What I Saw in America by G.K. ChestertonJournalist, novelist, poet, artist and art critic, essayist, theologian, propagandist, philosopher, and creator of the wily old Father Brown - G. K. Chesterton is one of the most beguiling authors of the early twentieth century. When asked to perform a lecture tour in 1921, Chesterton was in a slump of depression. He had recently lost his brother to the First World War and his wavering faith in the face of the horrors of the conflict only intensified his malaise. What I Saw in America tells us as much about the author and his particular views as it does about his destination. Indeed, Chestertons personalised observations - his aversion to imperialism, capitalism, Anglo-Americanism and his commitment to democracy and fraternity - are distinguished by the piercing wit for which he is famed.
Many of Chestertons reflections are timeless and startlingly prescient. He was highly critical of both the naive immigration policies and the grinding dehumanisation brought about by the growth of the economy. Nonetheless, he was enthralled by the glorious ideals of the nation - founded on principles of equality, democracy and freedom - even if the essence of these ideals had been lost somewhere along the way. What I Saw in America ranks among the finest of Chestertons works, containing all of the authors virtues and vices: his wry humour, sympathy and intelligence playing devilishly against an irrepressible mischievousness.
A Nation with the Soul of a Church: Revisiting Chesterton's What I Saw in America - Will R. Jordan
What I saw in America
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Chesterton was one of the greatest and most prolific writers of the 20th century. A convert to Catholicism, he is well known for his Father Brown mystery stories and for his reasoned defense of the Christian faith. Learn More. Find a Local Society. Read and discuss Chesterton with others in your community. Introducing the Apostolate of Common Sense. A lay apostolate dedicated to Catholic education and evangelization.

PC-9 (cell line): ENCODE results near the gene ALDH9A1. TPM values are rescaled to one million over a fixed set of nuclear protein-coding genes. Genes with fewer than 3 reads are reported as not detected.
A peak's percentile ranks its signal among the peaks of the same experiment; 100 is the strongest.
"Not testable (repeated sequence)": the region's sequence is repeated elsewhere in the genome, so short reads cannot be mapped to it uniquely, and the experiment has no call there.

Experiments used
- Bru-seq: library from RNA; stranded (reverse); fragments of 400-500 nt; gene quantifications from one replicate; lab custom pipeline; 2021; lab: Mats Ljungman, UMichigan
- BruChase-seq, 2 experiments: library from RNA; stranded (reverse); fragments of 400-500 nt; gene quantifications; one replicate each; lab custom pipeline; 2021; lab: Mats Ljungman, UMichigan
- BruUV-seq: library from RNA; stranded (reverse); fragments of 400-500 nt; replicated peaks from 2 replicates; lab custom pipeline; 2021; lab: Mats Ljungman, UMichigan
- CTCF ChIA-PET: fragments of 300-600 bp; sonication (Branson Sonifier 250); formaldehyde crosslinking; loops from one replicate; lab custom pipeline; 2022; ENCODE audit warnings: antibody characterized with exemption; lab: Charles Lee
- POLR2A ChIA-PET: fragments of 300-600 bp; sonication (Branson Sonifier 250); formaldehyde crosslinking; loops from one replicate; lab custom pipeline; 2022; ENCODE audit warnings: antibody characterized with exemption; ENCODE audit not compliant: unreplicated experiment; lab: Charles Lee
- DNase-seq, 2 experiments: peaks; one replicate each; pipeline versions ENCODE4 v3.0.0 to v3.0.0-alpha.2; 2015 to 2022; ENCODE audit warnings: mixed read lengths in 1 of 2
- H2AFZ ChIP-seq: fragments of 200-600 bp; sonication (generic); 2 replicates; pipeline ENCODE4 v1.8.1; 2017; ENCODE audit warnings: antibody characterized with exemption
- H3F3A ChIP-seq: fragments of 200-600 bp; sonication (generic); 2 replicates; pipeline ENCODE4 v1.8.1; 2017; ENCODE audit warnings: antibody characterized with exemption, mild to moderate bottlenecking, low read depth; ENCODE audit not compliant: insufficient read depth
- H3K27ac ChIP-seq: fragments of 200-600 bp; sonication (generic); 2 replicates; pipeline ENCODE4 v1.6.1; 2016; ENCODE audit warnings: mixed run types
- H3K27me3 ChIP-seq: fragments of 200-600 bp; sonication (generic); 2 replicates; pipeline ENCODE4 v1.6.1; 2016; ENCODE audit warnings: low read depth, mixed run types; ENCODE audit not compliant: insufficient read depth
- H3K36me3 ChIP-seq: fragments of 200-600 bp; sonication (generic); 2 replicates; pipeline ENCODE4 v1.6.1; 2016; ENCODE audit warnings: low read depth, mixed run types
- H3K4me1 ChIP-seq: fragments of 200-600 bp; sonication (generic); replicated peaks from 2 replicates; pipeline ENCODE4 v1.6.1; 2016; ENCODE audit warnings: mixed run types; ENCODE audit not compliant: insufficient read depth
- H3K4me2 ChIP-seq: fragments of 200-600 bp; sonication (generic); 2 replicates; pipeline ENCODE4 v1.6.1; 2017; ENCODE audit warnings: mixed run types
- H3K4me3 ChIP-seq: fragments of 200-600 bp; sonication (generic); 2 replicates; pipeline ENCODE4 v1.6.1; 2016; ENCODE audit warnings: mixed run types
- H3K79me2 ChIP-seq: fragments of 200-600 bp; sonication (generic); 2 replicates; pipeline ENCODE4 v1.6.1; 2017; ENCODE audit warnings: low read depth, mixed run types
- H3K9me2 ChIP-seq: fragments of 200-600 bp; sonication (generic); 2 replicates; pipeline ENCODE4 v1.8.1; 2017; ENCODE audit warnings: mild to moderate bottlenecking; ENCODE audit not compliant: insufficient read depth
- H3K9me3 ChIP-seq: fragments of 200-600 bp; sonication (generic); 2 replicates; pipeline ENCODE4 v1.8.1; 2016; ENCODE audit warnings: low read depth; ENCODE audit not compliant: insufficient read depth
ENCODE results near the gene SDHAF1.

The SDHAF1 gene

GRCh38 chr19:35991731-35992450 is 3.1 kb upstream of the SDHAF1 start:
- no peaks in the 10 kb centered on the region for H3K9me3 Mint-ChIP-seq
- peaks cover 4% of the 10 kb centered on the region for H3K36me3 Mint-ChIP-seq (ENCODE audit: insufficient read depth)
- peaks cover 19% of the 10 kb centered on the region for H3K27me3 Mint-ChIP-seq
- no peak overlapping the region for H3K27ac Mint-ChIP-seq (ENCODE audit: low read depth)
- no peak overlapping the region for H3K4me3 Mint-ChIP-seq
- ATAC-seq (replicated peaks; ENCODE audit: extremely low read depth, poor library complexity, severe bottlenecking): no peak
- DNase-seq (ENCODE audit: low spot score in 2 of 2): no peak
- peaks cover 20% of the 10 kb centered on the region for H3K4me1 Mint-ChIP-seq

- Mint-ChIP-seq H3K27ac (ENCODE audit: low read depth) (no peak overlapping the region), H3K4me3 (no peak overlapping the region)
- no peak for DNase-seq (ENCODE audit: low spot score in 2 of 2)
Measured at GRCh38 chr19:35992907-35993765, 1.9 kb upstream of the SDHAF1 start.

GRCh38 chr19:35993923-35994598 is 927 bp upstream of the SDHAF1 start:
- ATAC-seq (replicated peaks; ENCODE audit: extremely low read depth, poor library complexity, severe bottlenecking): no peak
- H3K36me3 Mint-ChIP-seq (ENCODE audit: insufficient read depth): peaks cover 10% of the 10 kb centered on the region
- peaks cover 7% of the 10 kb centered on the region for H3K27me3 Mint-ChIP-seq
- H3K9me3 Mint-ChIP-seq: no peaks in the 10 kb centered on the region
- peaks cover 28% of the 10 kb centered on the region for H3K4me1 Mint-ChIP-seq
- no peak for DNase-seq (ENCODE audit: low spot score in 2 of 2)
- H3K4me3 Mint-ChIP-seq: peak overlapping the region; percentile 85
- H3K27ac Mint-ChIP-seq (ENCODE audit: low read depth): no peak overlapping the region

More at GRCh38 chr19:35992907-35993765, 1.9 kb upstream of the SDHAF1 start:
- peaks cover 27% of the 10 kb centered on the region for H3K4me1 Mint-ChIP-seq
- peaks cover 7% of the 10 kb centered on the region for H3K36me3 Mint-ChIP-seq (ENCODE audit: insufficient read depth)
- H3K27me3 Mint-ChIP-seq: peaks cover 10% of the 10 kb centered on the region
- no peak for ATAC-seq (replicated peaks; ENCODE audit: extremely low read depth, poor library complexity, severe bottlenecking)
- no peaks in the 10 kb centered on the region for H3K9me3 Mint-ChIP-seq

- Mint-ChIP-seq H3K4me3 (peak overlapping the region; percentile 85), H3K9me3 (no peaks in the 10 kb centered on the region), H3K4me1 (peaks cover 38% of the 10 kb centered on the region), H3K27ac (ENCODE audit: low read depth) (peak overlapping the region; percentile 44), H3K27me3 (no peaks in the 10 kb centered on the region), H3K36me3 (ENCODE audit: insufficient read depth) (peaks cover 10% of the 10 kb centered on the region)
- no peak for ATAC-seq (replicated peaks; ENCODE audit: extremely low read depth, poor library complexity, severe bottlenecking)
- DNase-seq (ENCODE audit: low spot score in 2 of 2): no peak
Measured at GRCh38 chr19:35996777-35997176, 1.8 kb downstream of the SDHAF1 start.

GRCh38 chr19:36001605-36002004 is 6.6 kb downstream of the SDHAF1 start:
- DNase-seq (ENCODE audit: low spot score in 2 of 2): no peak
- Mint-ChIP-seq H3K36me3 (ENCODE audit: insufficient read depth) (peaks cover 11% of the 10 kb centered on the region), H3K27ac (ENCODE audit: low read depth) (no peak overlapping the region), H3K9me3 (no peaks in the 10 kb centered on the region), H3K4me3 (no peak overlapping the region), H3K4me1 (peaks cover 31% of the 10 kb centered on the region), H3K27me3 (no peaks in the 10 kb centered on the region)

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Internet Archive Page. M4B audio book, part 1 mb. M4B audio book, part 2 mb. One was an incident and the other an idea; and when taken together they illustrate the attitude I mean. The first principle is that nobody should be ashamed of thinking a thing funny because it is foreign; the second is that he should be ashamed of thinking it wrong because it is funny. If you are not in the USA, please verify the copyright status of these works in your own country before downloading, otherwise you may be violating copyright laws. Chesterton M4B audio book, part 1 mb M4B audio book, part 2 mb.
I have never managed to lose my old conviction that travel narrows the mind. At least a man must make a double effort of moral humility and imaginative energy to prevent it from narrowing his mind. Indeed there is something touching and even tragic about the thought of the thoughtless tourist, who might have stayed at home loving Laplanders, embracing Chinamen, and clasping Patagonians to his heart in Hampstead or Surbiton, but for his blind and suicidal impulse to go and see what they looked like. This is not meant for nonsense; still less is it meant for the silliest sort of nonsense, which is cynicism. The human bond that he feels at home is not an illusion.